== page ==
A lost satellite is starting to cause headaches for satellites operators, which may impact TV viewing across Europe.
Amos 5 has been declared as “dead” after suffering a major electrical problem in November just after launch. All attempts to recover the satellite were finally given up on in the past week.
However, without any control over the satellite, it can’t be moved away from its current orbit, into the so-called graveyard orbit out of the way of operational satellites.
The powerless satellite, originally located at 17 East, has been moving slowly eastwards along “Clarke Belt”, the operational satellite arc, towards other operational satellites.
Amos 5 has now reached 19 East, and is closing in on the Astra 1 satellite cluster, which carries a lot of European channels, like German and French TV.
Reports now say that satellite operator SES, is starting to move some of its satellites out of the way, with Astra 1L has drifted slightly westward to 19.17 East, and it is due to move back to 19.2 East later in January.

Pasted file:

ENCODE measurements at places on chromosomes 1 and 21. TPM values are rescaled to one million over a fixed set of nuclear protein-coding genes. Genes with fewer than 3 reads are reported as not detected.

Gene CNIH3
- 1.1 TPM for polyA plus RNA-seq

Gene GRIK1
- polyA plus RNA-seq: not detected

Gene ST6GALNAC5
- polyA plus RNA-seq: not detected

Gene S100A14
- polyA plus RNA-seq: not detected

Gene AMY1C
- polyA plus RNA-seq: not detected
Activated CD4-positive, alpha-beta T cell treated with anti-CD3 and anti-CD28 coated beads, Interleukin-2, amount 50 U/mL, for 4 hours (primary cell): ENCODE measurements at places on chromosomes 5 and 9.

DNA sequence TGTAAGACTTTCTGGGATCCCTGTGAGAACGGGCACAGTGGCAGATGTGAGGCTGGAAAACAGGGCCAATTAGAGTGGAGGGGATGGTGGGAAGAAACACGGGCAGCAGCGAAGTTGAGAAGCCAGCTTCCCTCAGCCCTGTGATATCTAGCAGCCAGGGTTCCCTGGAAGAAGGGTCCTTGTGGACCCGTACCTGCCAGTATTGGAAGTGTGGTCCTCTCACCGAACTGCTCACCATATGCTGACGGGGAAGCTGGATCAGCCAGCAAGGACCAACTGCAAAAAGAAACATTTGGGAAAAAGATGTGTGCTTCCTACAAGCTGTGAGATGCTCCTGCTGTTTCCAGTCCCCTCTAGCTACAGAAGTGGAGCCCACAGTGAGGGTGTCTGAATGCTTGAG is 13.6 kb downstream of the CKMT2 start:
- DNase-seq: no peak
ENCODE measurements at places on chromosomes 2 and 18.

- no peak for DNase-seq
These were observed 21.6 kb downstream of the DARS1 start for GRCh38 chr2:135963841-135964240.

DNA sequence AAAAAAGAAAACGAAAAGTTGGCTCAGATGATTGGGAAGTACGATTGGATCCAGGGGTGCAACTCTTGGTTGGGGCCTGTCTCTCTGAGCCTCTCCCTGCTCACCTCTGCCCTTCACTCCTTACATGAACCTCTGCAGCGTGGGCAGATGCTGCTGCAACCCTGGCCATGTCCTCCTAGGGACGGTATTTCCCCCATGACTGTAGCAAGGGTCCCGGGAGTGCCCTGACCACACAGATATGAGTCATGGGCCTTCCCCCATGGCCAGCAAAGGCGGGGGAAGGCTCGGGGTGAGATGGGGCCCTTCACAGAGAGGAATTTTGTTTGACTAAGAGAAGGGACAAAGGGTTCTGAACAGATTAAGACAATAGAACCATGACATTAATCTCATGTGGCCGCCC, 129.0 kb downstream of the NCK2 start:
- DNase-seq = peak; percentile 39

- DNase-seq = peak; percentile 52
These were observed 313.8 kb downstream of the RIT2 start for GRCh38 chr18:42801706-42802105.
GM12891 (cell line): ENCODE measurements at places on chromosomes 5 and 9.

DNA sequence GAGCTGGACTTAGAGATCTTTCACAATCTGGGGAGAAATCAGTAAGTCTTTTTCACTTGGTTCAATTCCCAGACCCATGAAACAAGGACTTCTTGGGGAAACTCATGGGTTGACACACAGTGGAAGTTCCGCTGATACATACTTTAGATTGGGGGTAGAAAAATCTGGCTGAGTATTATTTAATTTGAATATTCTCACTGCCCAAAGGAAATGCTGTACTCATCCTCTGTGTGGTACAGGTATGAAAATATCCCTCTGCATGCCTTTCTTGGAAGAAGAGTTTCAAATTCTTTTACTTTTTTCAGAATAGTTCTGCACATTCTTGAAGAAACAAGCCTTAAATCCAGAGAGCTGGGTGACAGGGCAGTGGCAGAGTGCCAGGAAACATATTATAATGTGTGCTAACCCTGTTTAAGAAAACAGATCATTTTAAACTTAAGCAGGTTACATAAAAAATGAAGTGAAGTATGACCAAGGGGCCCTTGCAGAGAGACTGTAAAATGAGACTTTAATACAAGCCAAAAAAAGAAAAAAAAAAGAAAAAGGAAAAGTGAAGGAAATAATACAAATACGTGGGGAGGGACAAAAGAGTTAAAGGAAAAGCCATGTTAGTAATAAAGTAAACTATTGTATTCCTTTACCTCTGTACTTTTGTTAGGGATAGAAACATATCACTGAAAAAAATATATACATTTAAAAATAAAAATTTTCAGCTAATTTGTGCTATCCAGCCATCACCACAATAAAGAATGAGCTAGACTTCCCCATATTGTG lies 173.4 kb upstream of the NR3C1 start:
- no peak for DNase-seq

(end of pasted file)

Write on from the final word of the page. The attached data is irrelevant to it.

However, as Amos 5 continues to drift slowly uncontrolled eastwards, it will come to the Astra 3 cluster, at 23 East, the orbital position used for Dutch TV and some Eastern European services, before encountering Badr 5 at 26 East and then the UK/Irish satellite TV position (Astra 2) at 28 East.
This may mean that satellite operators may have to move some or all satellites slightly to ensure that there is no collision with the dead satellites.
In theory no UK TV services in the UK should be affected by the emergency move of the Astra 2 satellites.
However, for those viewers in fringe reception areas, like Spain, Portugal, Italy and the south of France, the moving of the Astra 2 satellites out of the path of Amos 5, may result in a temporary drop or loss in some of the weaker UK TV signals.